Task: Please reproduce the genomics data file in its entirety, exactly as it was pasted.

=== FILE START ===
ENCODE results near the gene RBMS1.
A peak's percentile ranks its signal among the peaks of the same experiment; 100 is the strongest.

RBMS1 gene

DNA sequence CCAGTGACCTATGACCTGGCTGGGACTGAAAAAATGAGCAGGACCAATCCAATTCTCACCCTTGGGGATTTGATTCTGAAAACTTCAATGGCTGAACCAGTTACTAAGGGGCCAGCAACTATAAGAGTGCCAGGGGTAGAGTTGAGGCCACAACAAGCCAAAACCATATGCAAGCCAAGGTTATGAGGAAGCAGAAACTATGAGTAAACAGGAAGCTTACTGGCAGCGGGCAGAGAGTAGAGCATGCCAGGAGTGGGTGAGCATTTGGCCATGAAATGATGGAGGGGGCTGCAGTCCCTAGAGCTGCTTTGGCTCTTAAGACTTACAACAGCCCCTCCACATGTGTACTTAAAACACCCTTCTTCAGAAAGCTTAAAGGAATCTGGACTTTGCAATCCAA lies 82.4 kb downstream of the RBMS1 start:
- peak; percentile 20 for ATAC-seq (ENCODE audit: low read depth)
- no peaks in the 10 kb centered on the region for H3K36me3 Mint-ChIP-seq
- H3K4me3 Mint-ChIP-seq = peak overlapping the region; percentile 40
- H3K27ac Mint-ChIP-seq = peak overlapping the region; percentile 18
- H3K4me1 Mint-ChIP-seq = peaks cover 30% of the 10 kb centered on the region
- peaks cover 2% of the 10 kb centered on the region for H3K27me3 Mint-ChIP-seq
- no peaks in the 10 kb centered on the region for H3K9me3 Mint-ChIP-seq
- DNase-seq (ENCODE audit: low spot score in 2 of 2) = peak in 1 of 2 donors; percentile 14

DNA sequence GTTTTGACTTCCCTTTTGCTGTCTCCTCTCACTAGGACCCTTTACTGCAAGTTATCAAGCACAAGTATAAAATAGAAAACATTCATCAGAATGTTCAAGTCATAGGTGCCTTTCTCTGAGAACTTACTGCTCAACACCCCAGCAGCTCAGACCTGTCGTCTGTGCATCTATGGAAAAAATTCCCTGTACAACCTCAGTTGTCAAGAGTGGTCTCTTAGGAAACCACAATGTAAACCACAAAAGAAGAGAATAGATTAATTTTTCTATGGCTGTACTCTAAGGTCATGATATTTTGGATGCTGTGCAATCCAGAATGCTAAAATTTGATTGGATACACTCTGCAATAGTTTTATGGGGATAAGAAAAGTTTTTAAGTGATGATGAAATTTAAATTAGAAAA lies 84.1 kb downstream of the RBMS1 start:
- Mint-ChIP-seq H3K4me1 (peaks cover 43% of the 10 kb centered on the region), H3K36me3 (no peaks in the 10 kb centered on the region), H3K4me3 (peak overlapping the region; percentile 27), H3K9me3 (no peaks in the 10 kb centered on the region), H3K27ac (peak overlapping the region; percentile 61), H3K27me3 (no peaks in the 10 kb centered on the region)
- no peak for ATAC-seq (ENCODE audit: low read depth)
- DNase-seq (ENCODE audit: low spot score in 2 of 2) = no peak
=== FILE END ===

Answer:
ENCODE results near the gene RBMS1.
A peak's percentile ranks its signal among the peaks of the same experiment; 100 is the strongest.

RBMS1 gene

DNA sequence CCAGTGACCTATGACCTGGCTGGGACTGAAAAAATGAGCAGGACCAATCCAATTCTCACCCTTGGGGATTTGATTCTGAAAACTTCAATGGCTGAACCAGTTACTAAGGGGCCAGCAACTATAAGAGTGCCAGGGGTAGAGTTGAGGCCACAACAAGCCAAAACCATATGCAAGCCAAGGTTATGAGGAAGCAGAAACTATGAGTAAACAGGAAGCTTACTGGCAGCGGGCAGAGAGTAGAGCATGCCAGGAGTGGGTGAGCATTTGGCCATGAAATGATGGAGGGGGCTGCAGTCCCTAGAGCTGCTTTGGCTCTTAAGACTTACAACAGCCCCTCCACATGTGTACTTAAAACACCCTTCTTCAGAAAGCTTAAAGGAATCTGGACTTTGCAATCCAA lies 82.4 kb downstream of the RBMS1 start:
- peak; percentile 20 for ATAC-seq (ENCODE audit: low read depth)
- no peaks in the 10 kb centered on the region for H3K36me3 Mint-ChIP-seq
- H3K4me3 Mint-ChIP-seq = peak overlapping the region; percentile 40
- H3K27ac Mint-ChIP-seq = peak overlapping the region; percentile 18
- H3K4me1 Mint-ChIP-seq = peaks cover 30% of the 10 kb centered on the region
- peaks cover 2% of the 10 kb centered on the region for H3K27me3 Mint-ChIP-seq
- no peaks in the 10 kb centered on the region for H3K9me3 Mint-ChIP-seq
- DNase-seq (ENCODE audit: low spot score in 2 of 2) = peak in 1 of 2 donors; percentile 14

DNA sequence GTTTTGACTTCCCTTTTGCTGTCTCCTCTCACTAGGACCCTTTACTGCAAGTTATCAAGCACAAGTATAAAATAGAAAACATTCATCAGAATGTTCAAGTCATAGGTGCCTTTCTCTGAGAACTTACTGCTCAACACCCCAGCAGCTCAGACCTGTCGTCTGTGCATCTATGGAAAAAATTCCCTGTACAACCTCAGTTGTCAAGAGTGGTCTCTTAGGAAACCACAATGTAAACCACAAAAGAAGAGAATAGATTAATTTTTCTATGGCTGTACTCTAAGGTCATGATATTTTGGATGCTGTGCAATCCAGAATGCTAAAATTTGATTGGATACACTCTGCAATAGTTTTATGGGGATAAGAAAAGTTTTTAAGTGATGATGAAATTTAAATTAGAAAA lies 84.1 kb downstream of the RBMS1 start:
- Mint-ChIP-seq H3K4me1 (peaks cover 43% of the 10 kb centered on the region), H3K36me3 (no peaks in the 10 kb centered on the region), H3K4me3 (peak overlapping the region; percentile 27), H3K9me3 (no peaks in the 10 kb centered on the region), H3K27ac (peak overlapping the region; percentile 61), H3K27me3 (no peaks in the 10 kb centered on the region)
- no peak for ATAC-seq (ENCODE audit: low read depth)
- DNase-seq (ENCODE audit: low spot score in 2 of 2) = no peak